The451.com is dead
What temperature does VC money burn at?
Paid-for IT news site The451.com is officially dead. Its majority owner Durlacher announced to the stock market this morning that receivers had been appointed yesterday for the site's company 45Onecom Ltd.
The London and San Francisco branches are shut down with immediate effect although we understand desperate attempts are afoot to keep the swanky New York branch open. In July, the offices in Hong Kong, Germany and Australia were shut down. The move will see the loss of 25 jobs.
Yesterday, the company refused to comment on rumours of its demise and denied reports that staff has worked for free for the last week. Staff at the New York office - on 5th Avenue and complete with leather sofas and exposed brick, described as "the dog's bollocks" by one visitor - are said to have been paid in cash.
The451.com was valued at £500,000 at the end of June. Whether its database of subscribers and wide-ranging IT analysis stories, plus PCs and some furniture is worth that now remains to be seen.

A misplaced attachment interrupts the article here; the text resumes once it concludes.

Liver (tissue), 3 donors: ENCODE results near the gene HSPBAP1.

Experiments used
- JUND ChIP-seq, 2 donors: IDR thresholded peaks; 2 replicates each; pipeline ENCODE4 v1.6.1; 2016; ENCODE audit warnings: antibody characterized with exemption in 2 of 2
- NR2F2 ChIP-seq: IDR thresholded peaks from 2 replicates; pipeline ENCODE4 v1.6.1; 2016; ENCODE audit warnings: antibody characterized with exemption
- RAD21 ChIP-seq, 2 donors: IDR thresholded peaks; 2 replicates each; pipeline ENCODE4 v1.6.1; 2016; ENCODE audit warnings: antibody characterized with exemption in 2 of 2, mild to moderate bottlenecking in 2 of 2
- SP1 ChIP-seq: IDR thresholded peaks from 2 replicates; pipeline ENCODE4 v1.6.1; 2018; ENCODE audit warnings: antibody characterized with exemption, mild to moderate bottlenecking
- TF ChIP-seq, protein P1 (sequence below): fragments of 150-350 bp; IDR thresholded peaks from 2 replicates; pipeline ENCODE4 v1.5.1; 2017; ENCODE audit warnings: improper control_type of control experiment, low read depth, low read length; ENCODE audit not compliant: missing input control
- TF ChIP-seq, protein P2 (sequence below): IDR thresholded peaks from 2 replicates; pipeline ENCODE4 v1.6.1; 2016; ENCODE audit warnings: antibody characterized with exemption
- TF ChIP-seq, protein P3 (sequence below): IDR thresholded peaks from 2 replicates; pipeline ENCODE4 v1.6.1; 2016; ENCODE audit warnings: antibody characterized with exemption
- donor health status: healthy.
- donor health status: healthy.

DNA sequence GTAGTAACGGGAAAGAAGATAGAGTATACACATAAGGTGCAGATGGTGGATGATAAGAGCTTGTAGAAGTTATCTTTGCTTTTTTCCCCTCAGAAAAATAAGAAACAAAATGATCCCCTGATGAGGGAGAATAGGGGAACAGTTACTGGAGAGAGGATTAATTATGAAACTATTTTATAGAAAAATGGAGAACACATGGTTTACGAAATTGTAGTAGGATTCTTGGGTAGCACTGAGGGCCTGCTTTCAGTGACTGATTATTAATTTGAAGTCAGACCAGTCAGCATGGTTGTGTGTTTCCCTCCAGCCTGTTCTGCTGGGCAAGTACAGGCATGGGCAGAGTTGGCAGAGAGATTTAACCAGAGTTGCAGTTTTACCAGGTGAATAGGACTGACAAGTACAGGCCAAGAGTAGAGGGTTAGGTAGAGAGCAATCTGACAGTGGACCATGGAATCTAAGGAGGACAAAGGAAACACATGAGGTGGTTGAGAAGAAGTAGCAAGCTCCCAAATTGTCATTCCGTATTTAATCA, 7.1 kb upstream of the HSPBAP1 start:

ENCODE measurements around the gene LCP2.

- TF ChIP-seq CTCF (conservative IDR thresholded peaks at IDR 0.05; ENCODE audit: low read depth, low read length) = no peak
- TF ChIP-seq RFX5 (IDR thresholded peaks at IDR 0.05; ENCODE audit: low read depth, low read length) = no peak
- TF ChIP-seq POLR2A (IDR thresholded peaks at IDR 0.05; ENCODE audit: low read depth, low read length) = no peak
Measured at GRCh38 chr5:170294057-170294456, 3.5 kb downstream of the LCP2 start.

We at The Reg were never persuaded of the site's ability to survive. It had very high-faluting ideas born of journalists' inherent confidence that good-quality writing simply can't fail to make money. It can of course. We didn't like the tag "technology firestarters" either or that it's named after the burning temperature of paper in Fahrenheit - all seemed a bit, well, self-satisifed.
The site attempted to charge companies $600 a year from day one - even though at the start there was very little actually available. Why pay for it when other idiots (like ourselves) supply every day's news for free? The451's response was that it would provide top-notch analysis pieces.
The pieces were often very good but it was simply a case of not enough companies wanting to pay so much for an online brand that had never really got round to proving itself. Didn't help either that Durlacher has been badly burnt by the Internet revolution. The FT put it very succinctly a while ago when it said Durlacher's Net portfolio looked like "a disparate conglomeration of stakes in companies that may never graduate to the stock market".
Still a shame though. Another one bites the dust. ®
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